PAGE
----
Demonstrations against the Citizenship Amendment Act and the proposed National Register of Citizens have re-inserted secularism into India’s mainstream political vocabulary.
This shift in political discourse has come at the behest of the Muslim community and was then picked up by students, civil society groups, and political parties. The arguments made by the Muslim community, even by Islamic activists, against these citizenship initiatives are mostly articulated in the language of constitutional rights guaranteed to all Indians.
This focus on fundamental rights belies the conventional wisdom that the hegemony of majoritarian politics would provoke radical tendencies among Indian Muslims. The onslaught of Hindutva politics, implemented by the Bharatiya Janata Party (BJP), is increasing state hostility against Muslims day by day. It is exacerbating their socio-economic marginalisation.
Bias against Muslims is not just evident in the deliberate misconduct by police forces but is even written into the law. For instance, the Disturbed Areas Act in Gujarat severely restricts property transactions between Hindus and Muslims in urban Gujarat to “maintain demographic equilibrium.”
On top of that, the Muslim community’s political representation is at one of its worst levels since Independence: the current Lok Sabha (lower house of India’s parliament) has only 25 Muslims out of 543 members, six more than in the last Lok Sabha. This translates into a little over 4.5% share in the Lok Sabha, even though Muslims form 14.2% of India’s population.
In January 2018, out of BJP’s 1,418 MLAs, only four were Muslim, though the BJP’s dominance in northern and western Indian states has somewhat faded since then.
Despite this, the growing invisibilisation of Indian Muslims—the “fifth column” of Indian society for the Hindu nationalists—has not led to radicalisation, barring exceptional instances in Jammu and Kashmir and a few anecdotal instances in Kerala.
To the contrary, as the recent pro-democracy protests show, India’s Muslims are introducing a new vernacular idiom of secularism through civic symbols while sometimes innovatively merging them with religious motifs.
This signifies a fundamental transformation in the political strategy of the Muslim community over the years: Indian Muslims are privileging a language of rights over the religious-moral duties emphasised by Islamic reformists.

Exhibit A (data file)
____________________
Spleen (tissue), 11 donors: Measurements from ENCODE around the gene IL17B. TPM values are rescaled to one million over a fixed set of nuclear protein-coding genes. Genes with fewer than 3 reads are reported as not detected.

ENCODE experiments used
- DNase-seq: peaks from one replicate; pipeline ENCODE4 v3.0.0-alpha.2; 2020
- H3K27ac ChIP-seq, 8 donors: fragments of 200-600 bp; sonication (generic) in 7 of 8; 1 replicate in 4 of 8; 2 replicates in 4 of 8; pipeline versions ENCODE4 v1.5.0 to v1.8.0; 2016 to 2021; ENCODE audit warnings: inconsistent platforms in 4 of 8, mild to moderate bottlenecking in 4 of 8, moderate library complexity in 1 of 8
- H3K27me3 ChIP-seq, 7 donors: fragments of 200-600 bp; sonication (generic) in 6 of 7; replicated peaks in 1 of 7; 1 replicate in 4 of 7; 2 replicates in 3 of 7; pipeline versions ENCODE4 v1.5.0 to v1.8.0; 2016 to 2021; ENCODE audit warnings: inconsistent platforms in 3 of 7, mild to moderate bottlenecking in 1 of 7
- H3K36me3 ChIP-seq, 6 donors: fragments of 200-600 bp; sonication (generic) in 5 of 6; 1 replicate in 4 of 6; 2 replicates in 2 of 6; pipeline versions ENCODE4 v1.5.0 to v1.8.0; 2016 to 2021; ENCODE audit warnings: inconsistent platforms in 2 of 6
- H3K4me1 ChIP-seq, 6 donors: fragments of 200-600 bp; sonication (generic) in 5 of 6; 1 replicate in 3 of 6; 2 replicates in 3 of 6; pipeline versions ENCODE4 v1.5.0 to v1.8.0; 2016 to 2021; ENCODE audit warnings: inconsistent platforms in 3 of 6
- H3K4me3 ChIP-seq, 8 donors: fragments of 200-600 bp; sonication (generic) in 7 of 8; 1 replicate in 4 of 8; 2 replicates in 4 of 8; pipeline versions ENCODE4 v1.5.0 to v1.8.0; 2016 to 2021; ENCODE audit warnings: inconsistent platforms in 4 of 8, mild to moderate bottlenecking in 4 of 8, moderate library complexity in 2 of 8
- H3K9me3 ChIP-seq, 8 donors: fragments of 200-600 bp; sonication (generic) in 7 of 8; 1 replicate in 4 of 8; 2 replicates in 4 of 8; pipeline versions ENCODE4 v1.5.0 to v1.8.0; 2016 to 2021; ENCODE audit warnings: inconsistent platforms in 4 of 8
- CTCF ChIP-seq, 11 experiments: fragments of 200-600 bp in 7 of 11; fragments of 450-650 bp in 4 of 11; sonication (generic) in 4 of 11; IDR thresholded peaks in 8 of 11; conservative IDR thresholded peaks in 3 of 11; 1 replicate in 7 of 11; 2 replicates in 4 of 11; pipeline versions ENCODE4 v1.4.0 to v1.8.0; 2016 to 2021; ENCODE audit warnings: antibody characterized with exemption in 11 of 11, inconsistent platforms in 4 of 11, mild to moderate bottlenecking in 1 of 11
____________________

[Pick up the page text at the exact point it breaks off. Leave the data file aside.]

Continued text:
Muslim feminist groups have almost always employed an understanding of human rights. A case in point is Bharatiya Muslim Mahila Andolan, which has been vocal about women being denied entry to dargahs and demanding autonomy over personal life decisions.
However, the “non-religious” groups among Muslims, such as pasmanda, or low-caste and Dalit Muslims, organisations working primarily in Bihar, Uttar Pradesh, and Maharashtra, have devoted their energies to addressing the question of caste-based, socio-economic backwardness among Muslims through representative politics.
In the current pro-democracy protests, especially by leaderless Muslim women in many parts of India, the act of holding portraits of BR Ambedkar, Mahatma Gandhi, Savitribai Phule; reading the preamble of the Indian constitution; and upholding the national flag have been prioritised over religious ideals, at least in the public sphere.
Indeed, the storm of Hindutva is making Muslims secular—quite unlike, Mohammad Iqbal’s poetic revelation about the “storm of West.” This is not to claim that Indian Muslims were not aligned with secular aims earlier, but to indicate that the active assertion of constitutional and secular symbols is their new and unique contribution.
To speak this rights-based language more confidently, Muslims are increasingly adopting socio-political and educational means for progress, reducing the emphasis on moral reform.